~by Usamaru Furuya
While Lychee Light Club is not the first Usamaru Furuya manga to be made available in English it is the first of his works that I have had the opportunity to read. I became interested in the title when Vertical first licensed it but it was the stunning cover that completely sold me, even before I knew what I was really getting myself into. Lychee Light Club, originally published in Japan in 2006, is based on a 1985 Tokyo Grand Guignol play of the same name. Knowing this origination is enough to expect the story to be of a dramatic, horrifying, sensational, and probably bloody nature. Apparently, and interestingly enough, Furuya's version of Lychee Light Club has been adapted back into a stage play. Furuya has also written a prequel called Our Light Club. I really hope that Vertical, which published Lychee Light Club in 2011, will be able to license the prequel as well.
In an abandoned factory in the run-down industrial town of Keikoh meets a group of nine junior high students from an all boys school who call themselves the Light Club. They gather in secret to build a living machine fueled by lychee fruit to carry out their plan to abduct beautiful girls. The intensely charismatic and terrifying Zera, who holds the most power and control over the group, is obsessed with obtaining the ideal of eternal youth and beauty. The Light Club intends to literally idolize the captured girls. But after Lychee's completion and eventual success, things quickly fall apart as the Light Club is utterly consumed by paranoia and jealousy. Violence erupts as the boys are turned against one another, incited by Zera's increasingly pronounced mania. Lychee, the machine meant to make the Light Club invincible, instead brings about their downfall.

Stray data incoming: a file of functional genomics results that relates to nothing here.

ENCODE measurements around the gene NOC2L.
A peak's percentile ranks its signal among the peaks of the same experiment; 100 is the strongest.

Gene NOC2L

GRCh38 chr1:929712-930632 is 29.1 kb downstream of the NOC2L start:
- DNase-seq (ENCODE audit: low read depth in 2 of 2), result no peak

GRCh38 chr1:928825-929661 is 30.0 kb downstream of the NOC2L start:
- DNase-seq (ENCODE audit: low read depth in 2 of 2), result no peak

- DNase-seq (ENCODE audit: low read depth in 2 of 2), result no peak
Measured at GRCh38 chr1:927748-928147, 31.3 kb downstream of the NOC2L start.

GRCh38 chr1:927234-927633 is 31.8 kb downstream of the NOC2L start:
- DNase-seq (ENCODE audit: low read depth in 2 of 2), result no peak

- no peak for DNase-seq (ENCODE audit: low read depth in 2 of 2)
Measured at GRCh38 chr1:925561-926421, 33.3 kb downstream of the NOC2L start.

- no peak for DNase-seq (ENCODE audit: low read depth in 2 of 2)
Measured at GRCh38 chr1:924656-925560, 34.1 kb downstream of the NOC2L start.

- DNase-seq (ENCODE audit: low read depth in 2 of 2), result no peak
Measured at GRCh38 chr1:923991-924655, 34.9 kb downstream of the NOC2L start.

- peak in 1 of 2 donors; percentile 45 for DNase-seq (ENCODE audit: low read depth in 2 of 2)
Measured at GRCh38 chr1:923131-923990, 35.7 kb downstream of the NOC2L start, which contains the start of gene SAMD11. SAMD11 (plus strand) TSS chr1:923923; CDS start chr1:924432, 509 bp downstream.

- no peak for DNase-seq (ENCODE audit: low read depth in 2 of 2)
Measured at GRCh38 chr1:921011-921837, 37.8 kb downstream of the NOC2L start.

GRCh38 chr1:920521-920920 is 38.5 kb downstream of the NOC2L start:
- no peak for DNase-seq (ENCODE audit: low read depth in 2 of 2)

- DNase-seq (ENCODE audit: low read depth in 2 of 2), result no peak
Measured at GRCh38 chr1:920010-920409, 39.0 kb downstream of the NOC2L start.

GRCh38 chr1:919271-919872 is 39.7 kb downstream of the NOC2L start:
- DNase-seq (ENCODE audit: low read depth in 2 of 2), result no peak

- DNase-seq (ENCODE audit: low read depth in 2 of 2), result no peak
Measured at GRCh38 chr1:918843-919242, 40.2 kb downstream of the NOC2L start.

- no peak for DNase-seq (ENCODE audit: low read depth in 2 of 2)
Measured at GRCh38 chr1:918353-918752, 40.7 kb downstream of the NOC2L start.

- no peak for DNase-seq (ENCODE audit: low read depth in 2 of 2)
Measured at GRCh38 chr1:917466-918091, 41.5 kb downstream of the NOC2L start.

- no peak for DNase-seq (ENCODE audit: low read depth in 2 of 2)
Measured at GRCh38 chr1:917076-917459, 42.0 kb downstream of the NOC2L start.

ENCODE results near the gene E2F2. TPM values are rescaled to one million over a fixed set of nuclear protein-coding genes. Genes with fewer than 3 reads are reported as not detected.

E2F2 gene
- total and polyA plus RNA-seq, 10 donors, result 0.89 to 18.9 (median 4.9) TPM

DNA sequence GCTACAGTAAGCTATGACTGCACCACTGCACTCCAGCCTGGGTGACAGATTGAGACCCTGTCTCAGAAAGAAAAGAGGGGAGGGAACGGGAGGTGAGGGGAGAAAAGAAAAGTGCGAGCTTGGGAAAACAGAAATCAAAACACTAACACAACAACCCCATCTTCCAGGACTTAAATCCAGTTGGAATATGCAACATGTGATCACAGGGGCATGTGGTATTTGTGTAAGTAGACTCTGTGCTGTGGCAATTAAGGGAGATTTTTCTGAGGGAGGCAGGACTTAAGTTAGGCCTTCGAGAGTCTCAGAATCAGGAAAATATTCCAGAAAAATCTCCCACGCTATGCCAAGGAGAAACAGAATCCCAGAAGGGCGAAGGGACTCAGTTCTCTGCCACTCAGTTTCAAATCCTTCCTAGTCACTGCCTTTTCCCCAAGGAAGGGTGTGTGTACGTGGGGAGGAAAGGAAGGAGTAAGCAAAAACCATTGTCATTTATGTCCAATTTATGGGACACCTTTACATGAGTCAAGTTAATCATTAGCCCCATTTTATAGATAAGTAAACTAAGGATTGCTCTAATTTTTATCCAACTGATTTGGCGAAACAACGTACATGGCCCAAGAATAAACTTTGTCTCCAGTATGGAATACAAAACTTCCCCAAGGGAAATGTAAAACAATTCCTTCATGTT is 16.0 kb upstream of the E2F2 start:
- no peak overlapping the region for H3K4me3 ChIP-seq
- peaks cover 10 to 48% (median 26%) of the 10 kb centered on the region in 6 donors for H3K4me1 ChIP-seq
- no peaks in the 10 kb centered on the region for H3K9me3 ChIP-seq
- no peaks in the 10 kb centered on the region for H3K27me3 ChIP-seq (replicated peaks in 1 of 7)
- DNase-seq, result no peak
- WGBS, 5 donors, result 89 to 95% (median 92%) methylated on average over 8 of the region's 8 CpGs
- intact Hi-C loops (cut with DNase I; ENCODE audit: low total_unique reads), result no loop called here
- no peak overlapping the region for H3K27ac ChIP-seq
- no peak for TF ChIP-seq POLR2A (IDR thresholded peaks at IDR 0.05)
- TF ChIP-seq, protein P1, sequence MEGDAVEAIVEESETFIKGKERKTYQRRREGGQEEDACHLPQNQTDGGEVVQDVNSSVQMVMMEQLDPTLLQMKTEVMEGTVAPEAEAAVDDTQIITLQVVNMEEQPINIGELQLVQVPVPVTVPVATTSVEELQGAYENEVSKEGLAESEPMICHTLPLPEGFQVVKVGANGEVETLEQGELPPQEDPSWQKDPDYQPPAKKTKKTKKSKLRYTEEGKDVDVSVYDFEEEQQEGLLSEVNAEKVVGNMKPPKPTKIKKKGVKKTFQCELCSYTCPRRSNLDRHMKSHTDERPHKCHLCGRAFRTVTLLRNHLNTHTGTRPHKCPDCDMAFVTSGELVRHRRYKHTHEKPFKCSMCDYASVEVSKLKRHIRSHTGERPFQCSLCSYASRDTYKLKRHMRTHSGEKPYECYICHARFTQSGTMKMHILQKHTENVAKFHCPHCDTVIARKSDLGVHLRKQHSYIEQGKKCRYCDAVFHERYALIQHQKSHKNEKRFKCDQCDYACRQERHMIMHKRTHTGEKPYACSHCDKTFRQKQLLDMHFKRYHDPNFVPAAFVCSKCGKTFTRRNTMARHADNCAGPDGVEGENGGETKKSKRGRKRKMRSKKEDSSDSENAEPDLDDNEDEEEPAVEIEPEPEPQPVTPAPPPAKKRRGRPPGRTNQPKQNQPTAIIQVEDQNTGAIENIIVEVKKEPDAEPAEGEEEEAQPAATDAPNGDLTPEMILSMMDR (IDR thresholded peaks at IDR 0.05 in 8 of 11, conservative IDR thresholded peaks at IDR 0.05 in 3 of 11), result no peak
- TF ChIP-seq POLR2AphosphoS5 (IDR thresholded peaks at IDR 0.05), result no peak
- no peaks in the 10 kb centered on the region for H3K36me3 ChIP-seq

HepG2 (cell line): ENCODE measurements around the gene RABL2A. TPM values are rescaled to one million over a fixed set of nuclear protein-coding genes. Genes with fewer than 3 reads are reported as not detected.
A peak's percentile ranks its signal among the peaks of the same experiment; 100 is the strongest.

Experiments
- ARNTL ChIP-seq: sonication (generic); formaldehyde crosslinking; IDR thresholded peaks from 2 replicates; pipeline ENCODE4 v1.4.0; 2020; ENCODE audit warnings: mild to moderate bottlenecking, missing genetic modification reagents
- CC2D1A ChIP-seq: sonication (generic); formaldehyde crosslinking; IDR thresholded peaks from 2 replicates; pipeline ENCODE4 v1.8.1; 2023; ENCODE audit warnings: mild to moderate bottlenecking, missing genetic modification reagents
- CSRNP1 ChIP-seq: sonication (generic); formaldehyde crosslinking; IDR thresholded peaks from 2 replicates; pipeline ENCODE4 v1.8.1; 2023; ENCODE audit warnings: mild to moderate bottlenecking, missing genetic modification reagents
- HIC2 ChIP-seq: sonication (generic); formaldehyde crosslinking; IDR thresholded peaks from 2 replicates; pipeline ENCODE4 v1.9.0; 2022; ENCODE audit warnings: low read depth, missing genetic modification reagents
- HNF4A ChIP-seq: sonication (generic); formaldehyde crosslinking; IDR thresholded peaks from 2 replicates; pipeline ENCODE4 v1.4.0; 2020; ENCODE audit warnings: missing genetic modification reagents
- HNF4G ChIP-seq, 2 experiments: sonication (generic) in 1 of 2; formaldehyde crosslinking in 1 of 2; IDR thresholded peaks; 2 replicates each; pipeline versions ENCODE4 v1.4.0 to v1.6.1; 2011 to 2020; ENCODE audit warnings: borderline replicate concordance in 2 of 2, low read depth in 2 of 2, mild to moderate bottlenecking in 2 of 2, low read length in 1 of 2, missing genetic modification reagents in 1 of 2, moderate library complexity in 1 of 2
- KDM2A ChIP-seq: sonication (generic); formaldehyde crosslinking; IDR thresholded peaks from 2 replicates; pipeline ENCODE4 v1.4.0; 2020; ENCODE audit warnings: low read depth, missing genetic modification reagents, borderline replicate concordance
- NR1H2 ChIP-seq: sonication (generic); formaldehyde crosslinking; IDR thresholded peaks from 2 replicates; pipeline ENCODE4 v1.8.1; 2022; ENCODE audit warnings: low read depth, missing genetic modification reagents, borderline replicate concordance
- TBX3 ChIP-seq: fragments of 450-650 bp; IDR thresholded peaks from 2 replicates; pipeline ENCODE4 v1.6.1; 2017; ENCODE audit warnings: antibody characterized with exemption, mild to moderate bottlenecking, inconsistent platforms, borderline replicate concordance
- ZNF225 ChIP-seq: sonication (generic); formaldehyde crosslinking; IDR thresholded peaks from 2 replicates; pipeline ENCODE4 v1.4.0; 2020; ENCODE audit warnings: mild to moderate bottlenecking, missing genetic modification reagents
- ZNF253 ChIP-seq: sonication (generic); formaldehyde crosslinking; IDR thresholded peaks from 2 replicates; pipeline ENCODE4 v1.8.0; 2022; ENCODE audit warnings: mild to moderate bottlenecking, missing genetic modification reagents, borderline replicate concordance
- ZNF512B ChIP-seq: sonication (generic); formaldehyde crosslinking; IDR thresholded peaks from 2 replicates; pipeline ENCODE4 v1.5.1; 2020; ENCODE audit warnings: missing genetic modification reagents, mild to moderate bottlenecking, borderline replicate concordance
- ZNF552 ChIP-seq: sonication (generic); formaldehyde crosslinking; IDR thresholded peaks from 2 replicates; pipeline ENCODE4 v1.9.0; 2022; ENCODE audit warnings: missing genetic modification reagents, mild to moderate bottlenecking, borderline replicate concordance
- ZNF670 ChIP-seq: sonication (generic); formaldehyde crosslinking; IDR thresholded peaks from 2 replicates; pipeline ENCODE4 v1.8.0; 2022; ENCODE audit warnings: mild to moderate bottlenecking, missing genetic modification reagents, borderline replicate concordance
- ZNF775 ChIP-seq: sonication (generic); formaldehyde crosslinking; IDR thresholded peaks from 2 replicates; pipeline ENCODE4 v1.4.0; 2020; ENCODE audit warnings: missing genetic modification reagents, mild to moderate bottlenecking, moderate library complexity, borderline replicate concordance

Lychee Light Club is a dark tale and the art is appropriately dark as well with plenty use of black. At the same time, Furuya's artwork is also disconcertingly beautiful and stylish. Even the very graphic depictions of blood and gore, of which there are plenty, are strangely seductive. It certainly isn't something that everyone will be able to appreciate and Furuya is not at all subtle about it. Another interesting approach used in Lychee Light Club's artwork has to do with the panels shown from Lychee's perspective. When the machine is first initialized, it can only see in strict black and white; only after it has been programmed with the concept "I am human" can it begin to perceive different shades of grey. It is a symbolic and significant change that has serious consequences.
Ultimately, I was enthralled by Lychee Light Club in all its disturbing glory. Granted, it's not a manga that I would recommend to just anyone; but for an audience prepared for uninhibited violence with highly sexually charged connotations, I wouldn't hesitate. The theatrical influence of Lychee Light Club is readily clear. For one, almost the entire story takes place in a single room. In addition to this, the staging of various scenes and the characters' placements in them are reminiscent of a stage production. To some extent because of this, the Light Club seems to out of context with the rest of their world. Instead of rebelling against a specific society, it feels as though the boys are struggling with and fighting against vague concepts. The story is admittedly strange and incredibly perverse, but neither does it claim to be anything else. Lychee Light Club is horrifying, and it should be.